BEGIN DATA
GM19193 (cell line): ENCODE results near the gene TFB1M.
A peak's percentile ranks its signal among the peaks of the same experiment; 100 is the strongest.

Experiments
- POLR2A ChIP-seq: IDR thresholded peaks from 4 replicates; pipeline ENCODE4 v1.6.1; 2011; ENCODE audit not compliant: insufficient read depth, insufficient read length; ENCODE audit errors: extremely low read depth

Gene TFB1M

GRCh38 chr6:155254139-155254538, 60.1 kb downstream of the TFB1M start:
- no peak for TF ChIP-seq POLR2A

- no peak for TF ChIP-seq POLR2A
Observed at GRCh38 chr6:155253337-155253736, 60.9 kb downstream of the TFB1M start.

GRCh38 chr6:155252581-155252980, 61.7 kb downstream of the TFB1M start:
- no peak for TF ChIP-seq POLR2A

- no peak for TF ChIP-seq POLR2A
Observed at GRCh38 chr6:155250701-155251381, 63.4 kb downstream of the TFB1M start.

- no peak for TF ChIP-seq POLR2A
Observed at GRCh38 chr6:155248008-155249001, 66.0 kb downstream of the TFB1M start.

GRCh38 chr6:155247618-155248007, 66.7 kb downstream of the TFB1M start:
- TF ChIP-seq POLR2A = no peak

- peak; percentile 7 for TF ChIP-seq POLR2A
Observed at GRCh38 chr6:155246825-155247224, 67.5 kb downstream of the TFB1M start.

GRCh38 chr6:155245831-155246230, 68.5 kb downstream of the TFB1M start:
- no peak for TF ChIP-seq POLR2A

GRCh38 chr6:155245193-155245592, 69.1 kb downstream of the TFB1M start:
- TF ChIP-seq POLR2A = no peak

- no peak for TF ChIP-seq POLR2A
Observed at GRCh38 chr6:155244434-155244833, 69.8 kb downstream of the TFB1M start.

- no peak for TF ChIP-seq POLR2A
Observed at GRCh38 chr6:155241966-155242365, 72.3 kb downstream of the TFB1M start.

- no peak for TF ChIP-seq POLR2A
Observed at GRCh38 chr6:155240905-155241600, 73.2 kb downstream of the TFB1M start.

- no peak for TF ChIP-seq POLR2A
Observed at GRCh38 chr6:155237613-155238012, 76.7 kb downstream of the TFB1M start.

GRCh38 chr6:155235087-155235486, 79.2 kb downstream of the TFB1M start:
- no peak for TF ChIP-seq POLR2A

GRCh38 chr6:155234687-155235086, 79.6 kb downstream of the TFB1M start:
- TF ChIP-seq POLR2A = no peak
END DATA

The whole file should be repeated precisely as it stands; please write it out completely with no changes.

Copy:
GM19193 (cell line): ENCODE results near the gene TFB1M.
A peak's percentile ranks its signal among the peaks of the same experiment; 100 is the strongest.

Experiments
- POLR2A ChIP-seq: IDR thresholded peaks from 4 replicates; pipeline ENCODE4 v1.6.1; 2011; ENCODE audit not compliant: insufficient read depth, insufficient read length; ENCODE audit errors: extremely low read depth

Gene TFB1M

GRCh38 chr6:155254139-155254538, 60.1 kb downstream of the TFB1M start:
- no peak for TF ChIP-seq POLR2A

- no peak for TF ChIP-seq POLR2A
Observed at GRCh38 chr6:155253337-155253736, 60.9 kb downstream of the TFB1M start.

GRCh38 chr6:155252581-155252980, 61.7 kb downstream of the TFB1M start:
- no peak for TF ChIP-seq POLR2A

- no peak for TF ChIP-seq POLR2A
Observed at GRCh38 chr6:155250701-155251381, 63.4 kb downstream of the TFB1M start.

- no peak for TF ChIP-seq POLR2A
Observed at GRCh38 chr6:155248008-155249001, 66.0 kb downstream of the TFB1M start.

GRCh38 chr6:155247618-155248007, 66.7 kb downstream of the TFB1M start:
- TF ChIP-seq POLR2A = no peak

- peak; percentile 7 for TF ChIP-seq POLR2A
Observed at GRCh38 chr6:155246825-155247224, 67.5 kb downstream of the TFB1M start.

GRCh38 chr6:155245831-155246230, 68.5 kb downstream of the TFB1M start:
- no peak for TF ChIP-seq POLR2A

GRCh38 chr6:155245193-155245592, 69.1 kb downstream of the TFB1M start:
- TF ChIP-seq POLR2A = no peak

- no peak for TF ChIP-seq POLR2A
Observed at GRCh38 chr6:155244434-155244833, 69.8 kb downstream of the TFB1M start.

- no peak for TF ChIP-seq POLR2A
Observed at GRCh38 chr6:155241966-155242365, 72.3 kb downstream of the TFB1M start.

- no peak for TF ChIP-seq POLR2A
Observed at GRCh38 chr6:155240905-155241600, 73.2 kb downstream of the TFB1M start.

- no peak for TF ChIP-seq POLR2A
Observed at GRCh38 chr6:155237613-155238012, 76.7 kb downstream of the TFB1M start.

GRCh38 chr6:155235087-155235486, 79.2 kb downstream of the TFB1M start:
- no peak for TF ChIP-seq POLR2A

GRCh38 chr6:155234687-155235086, 79.6 kb downstream of the TFB1M start:
- TF ChIP-seq POLR2A = no peak